For decades, people have questioned how relevant India’s education system is in the current times. Why is the focus on marks and moving on to the next grade instead of building future-ready skills in children? The National Education Policy 2020 (NEP) aims to free the children from this rat-race of marks and lay emphasis on their holistic development.
It aims to bring creativity and innovativeness to learning to prepare children for life outside the classroom and focus on building important skills such as collaboration, creative thinking, problem-solving, and logical reasoning, which have been neglected till now. NEP notes,
“Pedagogy must evolve to make education more experiential, holistic, integrated, inquiry-driven, discovery-oriented, learner-centred, discussion-based, flexible, and, of course, enjoyable.”
Here’s a quick look at how the NEP plans to change the world of learning:
Creativity — the cornerstone of learning
According to the new NEP,
“Education Policy lays particular emphasis on the development of the creative potential of each individual.
It is based on the principle that education must develop not only cognitive capacities — both the ‘foundational capacities ’of literacy and numeracy and ‘higher-order’ cognitive capacities, such as critical thinking and problem-solving — but also social, ethical, and emotional capacities and dispositions.”
Unfortunately, creativity has been misunderstood until now and has not been given its due value in schools. The new policy will do away with conventional teaching methods, and encourage teachers to stimulate children’s imagination.
One of the fundamental principles guiding the policy states the focus to be on “recognizing, identifying, and fostering the unique capabilities of each student, by sensitizing teachers as well as parents to promote each student’s holistic development in both academic and non-academic spheres.”
A multidisciplinary approach is in, rigidness is out
Students will now be much freer to choose the subjects they want to study and the rigid separation between arts, science or humanities will fade away.
This flexibility will give children the ability to choose their learning trajectories and programs, and thereby choose their own paths in life according to their unique talents and interests. They’ll be able to take up varied subjects such as Biology with Economics, Physics with Political Science, etc to explore what interests them.
This “unity and integrity of all knowledge” will also eliminate harmful hierarchies and silos between different areas of learning.
Focus on experiential learning
Nobody explains it better than Benjamin Franklin:
“Tell me and I forget. Teach me and I remember. Involve me and I learn.”
Just as you cannot master cooking by watching cooking videos alone, similarly children cannot absorb new concepts just by reading about them. Trying new things first-hand help children develop a better understanding of concepts. It gives them the room to explore, to make mistakes, and reflect on those experiences. It encourages them to ask questions like “why did this happen?”, “how can I do it better?”, “what if I didn’t do X and did Y?” and gives them a fresh perspective on learning.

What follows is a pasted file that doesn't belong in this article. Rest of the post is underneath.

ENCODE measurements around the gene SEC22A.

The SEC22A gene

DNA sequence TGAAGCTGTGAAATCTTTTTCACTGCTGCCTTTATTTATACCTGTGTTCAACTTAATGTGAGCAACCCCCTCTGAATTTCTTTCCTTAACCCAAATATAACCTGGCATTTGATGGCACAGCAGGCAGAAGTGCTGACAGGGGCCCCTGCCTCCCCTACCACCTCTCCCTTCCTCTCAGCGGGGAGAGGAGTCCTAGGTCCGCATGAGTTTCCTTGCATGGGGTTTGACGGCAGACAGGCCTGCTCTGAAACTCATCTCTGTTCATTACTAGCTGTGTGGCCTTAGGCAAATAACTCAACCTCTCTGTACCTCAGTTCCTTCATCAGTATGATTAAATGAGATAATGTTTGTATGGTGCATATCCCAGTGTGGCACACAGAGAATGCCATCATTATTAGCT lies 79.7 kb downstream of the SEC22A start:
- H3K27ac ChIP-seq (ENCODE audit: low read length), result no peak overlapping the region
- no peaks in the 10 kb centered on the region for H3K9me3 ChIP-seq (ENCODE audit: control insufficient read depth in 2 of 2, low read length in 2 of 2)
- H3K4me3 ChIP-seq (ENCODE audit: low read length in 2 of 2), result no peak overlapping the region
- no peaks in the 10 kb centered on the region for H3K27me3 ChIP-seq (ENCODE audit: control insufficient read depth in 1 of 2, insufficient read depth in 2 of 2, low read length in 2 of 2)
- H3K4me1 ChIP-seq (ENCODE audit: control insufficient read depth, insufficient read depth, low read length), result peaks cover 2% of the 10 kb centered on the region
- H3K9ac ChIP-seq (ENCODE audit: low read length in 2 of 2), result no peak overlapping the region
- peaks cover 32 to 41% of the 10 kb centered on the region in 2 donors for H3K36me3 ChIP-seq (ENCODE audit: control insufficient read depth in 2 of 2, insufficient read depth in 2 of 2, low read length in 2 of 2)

Focus on building future ready-skills
Another revolutionary step taken by the NEP is to expose children to vocational education, so they can build job-ready skills. It is planning to introduce vocational training for crafts such as carpentry, electric work, metalwork, gardening, pottery making, etc for more than 50% of students of classes 6 to 12 by 2025.
Currently, the success criterion in school is good marks and grades; there is no effort to help children discover their passion and provide exposure to real-world demands. Vocational training will introduce children to real-world jobs, help them build job-specific skills, and foster the right attitude to appreciate the job role.
Assessments to focus on higher-order skills
Children will no longer only be evaluated by the teachers but also by themselves and their peers. Assessment will shift to a formative style, which encourages higher-order thinking skills, critical thinking, and conceptual clarity instead of rote-learning.
Progress cards will reflect the unique progress of each learner in the cognitive, affective, and psychomotor domains, instead of marks.
School exams will now be held only for 3 levels — Classes 3, 5, and 8. Board Exams will continue but will have fewer stakes in the overall assessment. They are also set to turn easier with a focus on holistic development and students will be given an opportunity to take them twice instead of once.
The Uable Way is the New Way of Learning
At Uable, creativity is the cornerstone of what we do. Multidisciplinary, experiential, role-play based & peer-learning approach is in our DNA. We believe each child has unique capabilities that can be nurtured through activity-driven learning, role-play, and discovery.
We truly believe that children need more learning playgrounds and fewer rigid classrooms. Once we free children from the antiquated ways of learning, they transform from mere consumers to creators and from mindless followers to leaders.
We couldn’t be happier to see that with the NEP 2020, the Uable way is the new way of learning.